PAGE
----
Grist's coverage of Copenhagen climate talks

What better way to open the Copenhagen climate talks — the meeting of the UNFCCC that is supposedly going to decide the fate of the entire world — than with broad civil society outrage at the egregious lack of democracy in the process.

Here’s the inside scoop: the Danish presidency is desperate for a positive spin on any outcome of the climate negotiations here. That means forcing an outcome by bringing together the rich and powerful nations to broker a deal in private and then to announce it to the rest of the world. There is widespread concern of U.S.-friendly text being “parachuted” into the negotiating documents, at the expense of G77 countries (everyone else).

We all know that international agreements involve quite a lot of back-room deals and often intimidation. We just usually don’t expect it to come from the facilitators. Obviously this is both antithetical to the U.N. process but also to the duties of the Danish Government in playing a neutral convening role at the Conference of Parties. It’s not just an attack on democracy, but it amounts to an attack on the rest of the world on behalf of a few powerful interests. It’s the sort of “green room” behavior one would expect from the World Trade Organization, not the United Nations, which has a consensus process designed to make global decisions.

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The logic is this — the U.S. needs to be on board to get any deal, so therefore let’s force a watering-down of the process to get the U.S. to sign. Déjà vu? It’s errily like we’re replaying the Kyoto meeting in 1997. Remember how the world watered down the treaty (giving birth to the concept of offsets and the Clean Development Mechanism) so that the U.S. would sign? …and the U.S. never even signed anyway.

Will COP15 be a race to the bottom, hijacked to pander to the United States? Today Raman Mehta from Action Aid India said, “The global community trusted the Danish government to host a fair and transparent process but they have betrayed that trust. Most importantly, they are betraying those who are disproportionately impacted by climate change and whose voices are not being heard. This unfair behavior strikes a blow to all efforts to achieve justice and equity in the climate change negotiations process.”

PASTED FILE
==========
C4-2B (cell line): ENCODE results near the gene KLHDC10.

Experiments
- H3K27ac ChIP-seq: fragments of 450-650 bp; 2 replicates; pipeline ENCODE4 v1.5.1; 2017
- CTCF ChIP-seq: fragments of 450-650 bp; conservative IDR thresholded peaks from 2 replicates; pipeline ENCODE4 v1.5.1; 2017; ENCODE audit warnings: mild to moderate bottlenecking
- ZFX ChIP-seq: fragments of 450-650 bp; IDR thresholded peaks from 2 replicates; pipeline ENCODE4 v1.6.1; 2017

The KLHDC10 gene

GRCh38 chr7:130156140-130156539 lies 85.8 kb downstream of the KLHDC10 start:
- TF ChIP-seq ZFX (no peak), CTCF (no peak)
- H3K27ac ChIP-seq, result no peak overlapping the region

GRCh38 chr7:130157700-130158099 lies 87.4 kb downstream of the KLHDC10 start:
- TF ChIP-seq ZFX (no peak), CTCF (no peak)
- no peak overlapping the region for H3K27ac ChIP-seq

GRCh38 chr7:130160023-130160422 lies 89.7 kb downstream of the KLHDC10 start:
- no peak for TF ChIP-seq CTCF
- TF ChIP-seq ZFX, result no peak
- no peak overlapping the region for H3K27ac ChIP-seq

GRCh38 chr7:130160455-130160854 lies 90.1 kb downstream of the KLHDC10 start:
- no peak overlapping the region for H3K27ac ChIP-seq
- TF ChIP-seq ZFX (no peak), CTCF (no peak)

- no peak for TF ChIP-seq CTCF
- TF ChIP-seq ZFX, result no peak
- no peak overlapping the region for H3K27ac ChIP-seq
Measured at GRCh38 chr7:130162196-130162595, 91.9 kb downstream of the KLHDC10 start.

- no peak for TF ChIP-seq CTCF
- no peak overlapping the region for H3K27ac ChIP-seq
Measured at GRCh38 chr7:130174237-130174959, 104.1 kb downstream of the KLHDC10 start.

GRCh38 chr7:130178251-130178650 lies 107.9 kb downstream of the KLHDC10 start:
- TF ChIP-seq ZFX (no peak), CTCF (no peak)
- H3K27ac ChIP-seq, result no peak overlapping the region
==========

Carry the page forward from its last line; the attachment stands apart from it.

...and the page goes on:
Civil Society has brought foreward a number of specific concerns:

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– Undemocratic practices that have been adopted by the Danish Prime Minister who has been convening small and exclusive groups of countries before the Copenhagen meeting, excluding the vast majority of countries (everyone but the G20) whose futures are at stake in the negotiations.

– The Danish Prime Minister’s decision to produce draft “Copenhagen Accords” before the meeting has even started. These have been circulated to a select few governments, excluding others. They have been produced in spite of on-going negotiations under the UNFCCC and prejudiced the outcome of good-faith negotiations among all Parties.

– Systematic disregard for the demands of developing countries in order to privilege the position of Denmark and other developed countries on key issues.

– Danish Prime Minister’s consistent disregard for the concerns of developing countries by downgrading expectations for Copenhagen to a “political agreement” and by falsely stating that the Kyoto Protocol ends in 2012.

What does this mean?:

The Danish Government’s self serving actions reinforce efforts led by the U.S. and Canada to subvert the Kyoto Protocol to move towards a treaty under the only other negotiating track of the LCA. This moves us closer to the U.S. “pledge and review” process proposal — which would mean that instead of setting a total international science-based target, each country would choose a target based on domestic consultation with industry, leaving the world with whatever the aggregate total is. This will in no way bring us close to the targets that science demands, but it is easier to justify the U.S.’s weak commitments.

While efforts to seal a global deal on climate change are laudable, we can’t get caught in the mindset of settling for a dirty deal. When we sacrifice democracy in the interests of getting something we can call “politically successful,” we get the lowest common denominator — and it has nothing to do with actually stopping climate change.

As Meena Raman from the Third World Network put it, “The Danish government’s biased actions threaten the trust that is the very foundation of a fair and effective deal in Copenhagen and, left unchecked, these actions will cause the collapse of the Copenhagen process.”

The world is watching.

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